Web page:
NL: Certainly as a playwright, as a filmmaker I’ve definitely had a period where I said I could go off and direct other people’s stuff, but the actual creative spark, this is a perfect example of this, no one was waiting for it. There was no theater saying hey we’d like to have this, so when I had it, I didn’t know exactly what to do with it. It could have gone to the stage, it could still easily go to the stage, but I was at a crossroads and said to myself that I needed to start doing things closer to what I did at the beginning of my career, I have this script, it’s either going to go to the stage and then if I film it people will say it’s a filmed play, or you make it, people have to engage with it at that level. They may say that it looks like a play or that I hate that kind of thing, whatever, that’s their reaction, but they do at least have to come at it as a movie. Those things just came together like that, I had the resources, so it was just time to go and do it.

JM: I think what’s interesting is that you have experience with plays, so you’ve got a sense of how to keep it from just looking like a filmed play. Other movies, I won’t say which, can sometimes show the seems, where you can see the machinations keeping them in a room or something like that.

NL: Well, I’m sure there are a couple of moments here where people might feel that way, but in the moment you have to keep people in the story, saying why doesn’t she just get out of that place.

JM: The second floor made a big difference for me. In Brooklyn, I’m guessing?

NL: Park Slope, exactly. And three floors actually!

JM: With a loft apartment, it wouldn’t have worked in the same way.

NL: We looked at those kinds of places too and they felt very limiting after a while. We did need to make it feel like a movie, even a very contained movie.

JM: This is what people do too. They leave the room, while not leaving the argument.

NL: Part of that was what was on the page and happily part of that was what Stanley brought to it, he brings a lot of things to it, but he does bring a certain menace, a certain danger, that he may actually stop her from leaving. That’s why we had him break something early on, to show that he means what he’s saying, that’s not bluster like she is.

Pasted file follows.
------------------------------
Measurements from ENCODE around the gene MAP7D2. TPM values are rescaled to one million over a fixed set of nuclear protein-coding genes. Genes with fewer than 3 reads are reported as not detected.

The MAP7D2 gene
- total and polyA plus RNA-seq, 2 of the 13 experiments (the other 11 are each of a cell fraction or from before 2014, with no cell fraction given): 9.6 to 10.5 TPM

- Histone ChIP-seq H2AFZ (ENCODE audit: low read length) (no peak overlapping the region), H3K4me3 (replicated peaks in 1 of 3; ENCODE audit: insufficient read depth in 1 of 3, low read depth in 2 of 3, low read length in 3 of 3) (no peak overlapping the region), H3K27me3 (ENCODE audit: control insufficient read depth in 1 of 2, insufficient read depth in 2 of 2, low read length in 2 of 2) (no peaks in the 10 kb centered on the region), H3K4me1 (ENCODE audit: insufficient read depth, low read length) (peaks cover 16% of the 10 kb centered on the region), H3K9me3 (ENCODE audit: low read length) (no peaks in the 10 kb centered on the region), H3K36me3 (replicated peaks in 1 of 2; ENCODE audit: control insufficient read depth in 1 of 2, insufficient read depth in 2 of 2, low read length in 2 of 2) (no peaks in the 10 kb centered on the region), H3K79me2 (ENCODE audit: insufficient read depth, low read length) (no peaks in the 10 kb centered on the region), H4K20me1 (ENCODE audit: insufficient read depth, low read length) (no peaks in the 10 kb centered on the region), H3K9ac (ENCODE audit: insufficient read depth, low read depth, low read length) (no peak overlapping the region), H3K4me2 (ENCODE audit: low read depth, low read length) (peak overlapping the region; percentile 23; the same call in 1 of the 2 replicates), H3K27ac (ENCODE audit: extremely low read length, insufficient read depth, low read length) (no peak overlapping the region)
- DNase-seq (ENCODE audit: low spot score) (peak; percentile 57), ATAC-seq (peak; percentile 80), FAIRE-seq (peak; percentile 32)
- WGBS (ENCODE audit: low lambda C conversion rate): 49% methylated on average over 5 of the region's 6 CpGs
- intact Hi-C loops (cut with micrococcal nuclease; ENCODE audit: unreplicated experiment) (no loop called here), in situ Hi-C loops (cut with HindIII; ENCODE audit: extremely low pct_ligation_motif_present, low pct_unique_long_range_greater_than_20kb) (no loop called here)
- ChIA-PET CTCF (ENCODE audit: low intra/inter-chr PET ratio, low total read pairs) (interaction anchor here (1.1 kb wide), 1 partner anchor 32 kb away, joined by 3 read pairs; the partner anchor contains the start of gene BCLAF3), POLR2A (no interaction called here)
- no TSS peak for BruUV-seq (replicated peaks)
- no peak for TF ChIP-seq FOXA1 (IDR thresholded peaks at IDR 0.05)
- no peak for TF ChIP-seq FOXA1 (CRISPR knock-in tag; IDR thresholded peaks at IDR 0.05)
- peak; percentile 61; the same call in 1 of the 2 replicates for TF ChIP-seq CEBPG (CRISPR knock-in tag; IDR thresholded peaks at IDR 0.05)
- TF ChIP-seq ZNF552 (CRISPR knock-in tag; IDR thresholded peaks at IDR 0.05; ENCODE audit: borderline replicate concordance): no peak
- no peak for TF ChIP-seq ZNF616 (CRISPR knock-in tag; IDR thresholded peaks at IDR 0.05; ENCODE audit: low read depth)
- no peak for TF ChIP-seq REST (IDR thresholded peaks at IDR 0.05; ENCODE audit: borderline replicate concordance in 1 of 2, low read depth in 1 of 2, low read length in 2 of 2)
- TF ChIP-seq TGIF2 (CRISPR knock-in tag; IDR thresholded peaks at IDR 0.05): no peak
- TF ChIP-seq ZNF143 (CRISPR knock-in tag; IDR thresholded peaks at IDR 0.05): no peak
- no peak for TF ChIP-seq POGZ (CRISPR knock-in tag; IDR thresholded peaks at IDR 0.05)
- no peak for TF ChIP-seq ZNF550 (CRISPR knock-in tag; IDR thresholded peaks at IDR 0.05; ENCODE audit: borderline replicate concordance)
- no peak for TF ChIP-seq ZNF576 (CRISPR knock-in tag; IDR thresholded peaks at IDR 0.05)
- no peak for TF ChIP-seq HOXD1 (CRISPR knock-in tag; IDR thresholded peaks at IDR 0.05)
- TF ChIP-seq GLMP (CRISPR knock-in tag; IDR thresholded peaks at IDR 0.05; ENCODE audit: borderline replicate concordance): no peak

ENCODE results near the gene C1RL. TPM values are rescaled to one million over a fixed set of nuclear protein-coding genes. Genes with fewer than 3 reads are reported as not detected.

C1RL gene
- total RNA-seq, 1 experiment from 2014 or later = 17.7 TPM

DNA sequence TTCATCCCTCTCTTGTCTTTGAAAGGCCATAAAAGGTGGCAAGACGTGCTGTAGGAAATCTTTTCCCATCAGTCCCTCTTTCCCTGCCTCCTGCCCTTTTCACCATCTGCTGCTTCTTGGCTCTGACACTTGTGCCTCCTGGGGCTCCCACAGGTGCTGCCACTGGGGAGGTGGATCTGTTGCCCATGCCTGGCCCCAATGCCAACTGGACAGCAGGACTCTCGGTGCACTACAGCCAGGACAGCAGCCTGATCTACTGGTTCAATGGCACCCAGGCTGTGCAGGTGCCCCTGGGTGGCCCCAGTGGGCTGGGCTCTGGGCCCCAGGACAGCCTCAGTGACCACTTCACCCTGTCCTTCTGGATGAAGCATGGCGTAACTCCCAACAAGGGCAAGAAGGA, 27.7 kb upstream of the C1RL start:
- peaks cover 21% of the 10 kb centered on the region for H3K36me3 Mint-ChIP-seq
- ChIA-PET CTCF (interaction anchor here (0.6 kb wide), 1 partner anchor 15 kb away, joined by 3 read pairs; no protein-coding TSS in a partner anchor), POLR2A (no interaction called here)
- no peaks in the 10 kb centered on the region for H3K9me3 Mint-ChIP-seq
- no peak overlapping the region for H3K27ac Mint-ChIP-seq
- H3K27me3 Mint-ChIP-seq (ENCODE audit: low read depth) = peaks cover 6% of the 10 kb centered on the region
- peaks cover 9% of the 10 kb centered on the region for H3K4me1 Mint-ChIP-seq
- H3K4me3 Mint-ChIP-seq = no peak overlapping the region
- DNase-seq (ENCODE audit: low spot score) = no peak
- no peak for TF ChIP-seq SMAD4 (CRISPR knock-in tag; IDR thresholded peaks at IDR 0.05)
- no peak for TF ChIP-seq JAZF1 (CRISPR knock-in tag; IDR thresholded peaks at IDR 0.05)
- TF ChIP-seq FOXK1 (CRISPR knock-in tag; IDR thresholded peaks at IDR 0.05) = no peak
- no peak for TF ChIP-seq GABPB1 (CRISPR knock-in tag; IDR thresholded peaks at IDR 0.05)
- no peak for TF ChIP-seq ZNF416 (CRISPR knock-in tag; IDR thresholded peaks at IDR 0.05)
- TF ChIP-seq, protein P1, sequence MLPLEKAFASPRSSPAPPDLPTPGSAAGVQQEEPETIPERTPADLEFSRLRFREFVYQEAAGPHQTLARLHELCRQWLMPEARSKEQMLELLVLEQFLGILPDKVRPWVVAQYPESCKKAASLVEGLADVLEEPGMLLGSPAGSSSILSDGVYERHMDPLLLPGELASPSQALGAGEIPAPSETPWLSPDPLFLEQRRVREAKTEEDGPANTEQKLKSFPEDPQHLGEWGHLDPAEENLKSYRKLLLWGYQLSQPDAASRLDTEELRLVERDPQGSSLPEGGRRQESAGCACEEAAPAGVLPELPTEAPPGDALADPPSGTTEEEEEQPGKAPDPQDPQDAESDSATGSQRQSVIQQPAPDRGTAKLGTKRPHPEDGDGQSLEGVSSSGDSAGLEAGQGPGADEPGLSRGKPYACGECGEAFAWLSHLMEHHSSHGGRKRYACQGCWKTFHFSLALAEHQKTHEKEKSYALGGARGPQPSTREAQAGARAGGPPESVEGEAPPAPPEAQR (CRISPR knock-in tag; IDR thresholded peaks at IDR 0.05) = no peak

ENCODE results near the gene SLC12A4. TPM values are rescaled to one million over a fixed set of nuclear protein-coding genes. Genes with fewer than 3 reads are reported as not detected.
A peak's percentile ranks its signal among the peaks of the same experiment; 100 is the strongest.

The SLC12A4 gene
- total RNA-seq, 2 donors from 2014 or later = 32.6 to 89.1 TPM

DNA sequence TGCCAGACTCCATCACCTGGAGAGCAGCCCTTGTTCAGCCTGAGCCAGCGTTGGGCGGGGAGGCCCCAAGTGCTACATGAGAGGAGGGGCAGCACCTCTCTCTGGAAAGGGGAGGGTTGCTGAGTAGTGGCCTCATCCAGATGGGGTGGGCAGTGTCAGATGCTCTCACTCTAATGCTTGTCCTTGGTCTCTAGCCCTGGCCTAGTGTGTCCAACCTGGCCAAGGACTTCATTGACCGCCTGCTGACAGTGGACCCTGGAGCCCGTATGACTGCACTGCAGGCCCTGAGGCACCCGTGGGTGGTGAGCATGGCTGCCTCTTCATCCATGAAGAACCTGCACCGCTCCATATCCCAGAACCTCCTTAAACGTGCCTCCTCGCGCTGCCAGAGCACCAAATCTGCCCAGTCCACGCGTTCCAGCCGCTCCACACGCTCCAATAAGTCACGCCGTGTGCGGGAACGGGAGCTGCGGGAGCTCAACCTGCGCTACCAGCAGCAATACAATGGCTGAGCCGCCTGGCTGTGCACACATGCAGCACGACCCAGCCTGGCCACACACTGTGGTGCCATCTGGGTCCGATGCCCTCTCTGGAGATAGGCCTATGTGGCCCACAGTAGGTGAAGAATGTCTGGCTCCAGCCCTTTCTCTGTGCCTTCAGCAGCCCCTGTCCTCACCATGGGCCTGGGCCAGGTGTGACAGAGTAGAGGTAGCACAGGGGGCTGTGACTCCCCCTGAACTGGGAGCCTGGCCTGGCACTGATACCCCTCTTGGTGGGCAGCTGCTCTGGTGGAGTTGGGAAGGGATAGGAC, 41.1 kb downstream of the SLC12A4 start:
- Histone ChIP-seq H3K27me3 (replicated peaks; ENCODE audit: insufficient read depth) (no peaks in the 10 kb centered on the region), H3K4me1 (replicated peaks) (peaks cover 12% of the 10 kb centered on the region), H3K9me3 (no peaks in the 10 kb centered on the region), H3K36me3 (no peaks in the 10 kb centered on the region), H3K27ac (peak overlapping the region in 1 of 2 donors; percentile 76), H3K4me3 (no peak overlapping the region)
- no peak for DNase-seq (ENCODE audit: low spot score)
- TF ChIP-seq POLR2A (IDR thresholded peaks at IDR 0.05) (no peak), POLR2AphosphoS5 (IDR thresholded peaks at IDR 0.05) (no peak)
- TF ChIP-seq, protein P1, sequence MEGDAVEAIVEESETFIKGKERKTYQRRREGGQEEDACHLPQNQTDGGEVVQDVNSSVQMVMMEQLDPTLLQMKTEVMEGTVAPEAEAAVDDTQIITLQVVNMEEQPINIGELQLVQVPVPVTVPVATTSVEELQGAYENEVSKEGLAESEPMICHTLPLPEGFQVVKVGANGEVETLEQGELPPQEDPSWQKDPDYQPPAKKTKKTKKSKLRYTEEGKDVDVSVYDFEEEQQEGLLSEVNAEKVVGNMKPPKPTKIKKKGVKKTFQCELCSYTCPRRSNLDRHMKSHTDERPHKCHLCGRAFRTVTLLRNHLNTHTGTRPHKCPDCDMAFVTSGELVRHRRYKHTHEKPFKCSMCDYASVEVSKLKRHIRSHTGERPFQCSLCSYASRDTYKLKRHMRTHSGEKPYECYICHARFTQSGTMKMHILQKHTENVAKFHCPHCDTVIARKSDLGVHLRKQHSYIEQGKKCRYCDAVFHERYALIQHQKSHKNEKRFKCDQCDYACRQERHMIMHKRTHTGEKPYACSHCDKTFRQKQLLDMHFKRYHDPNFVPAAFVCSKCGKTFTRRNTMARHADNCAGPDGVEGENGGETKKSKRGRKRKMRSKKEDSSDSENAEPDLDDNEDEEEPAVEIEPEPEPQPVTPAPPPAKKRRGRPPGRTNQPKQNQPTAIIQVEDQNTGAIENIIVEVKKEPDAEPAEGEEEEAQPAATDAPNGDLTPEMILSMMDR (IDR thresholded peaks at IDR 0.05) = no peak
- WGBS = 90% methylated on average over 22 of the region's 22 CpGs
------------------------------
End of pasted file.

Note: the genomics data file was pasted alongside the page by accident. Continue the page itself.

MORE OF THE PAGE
JM: Did you have him in mind specifically?

NL: I didn’t actually. There was an incarnation of this about six months before that, that Alice was involved in but he wasn’t. We had another actor but it fell apart and Stanley’s name came up the second time and I thought he had all the right stuff.

JM: He fits it so well, because you need to not dislike him for so long.

NL: Yes!

JM: Even when he’s saying some troubling things…

NL: Exactly. You see where he’s coming from. Whether you like it or not, he seems to be in love with this girl.

JM: I think it just helps too that naturally you want to like him too.

NL: Yes. I think you’re right, I think he comes in with a lot of goodwill.

JM: He’s played less than kind people before, but most people think of him in a paternalistic way overall.

NL: Exactly.

JM: No offense against James Woods, but you put him in this movie and you’re just waiting for him to kill her.

NL: (Laughing hard)

JM: You see him in a movie and you know he’s going to be a villain. Even this year with White House Down…

NL: That’s funny.

JM: Ghosts of Mississippi…looks like a lizard! I’d love to see him play a romantic lead but it never happens.

NL: I’m thinking, there must be a role where he’s been a normal guy. (Thinks) The Virgin Suicides? I mean, the girls do kill themselves, but he’s a pretty normal guy, and there’s a lot of reasons why that happens.

JM: True.

NL: But that’s about as far as he’s gone…or Salvador maybe. He’s just sort of a regular Joe there. I’m trying to think of him as the normal guy though and can’t really.

JM: Granted, he’s on to something. Playing the nice guy all the time is probably boring.

NL: I think that’s what a lot of actors think. You hear them say that the bad guy is the fun guy.

JM: I think Adam Brody said that when I spoke to him about Some Girl(s) even.

NL: Exactly, and that’s such a different sort of guy, it’s nice for him. We did a short film together where he first got that opportunity and I think he liked it.

(We then BS’d for a while before beginning to wrap it up)

JM: This has been a good time, and again, the movie is good too.

NL: Thank you.

JM: Congratulations on this, and I’m happy to see this coming from you again, even if it’s not the happiest movie.

NL: That’s okay, someone’s gotta do it.

JM: No one better than you at this point either.

NL: (laughs) I suppose.

JM: Thank you.

So that was my chat with Neil Labute. He was a good dude, and he’s got a good new movie out there in Some Velvet Morning. Be sure to give it a look and I hope you enjoyed this interview…I certainly enjoyed conducting it.

Thoughts? Discuss in the comments!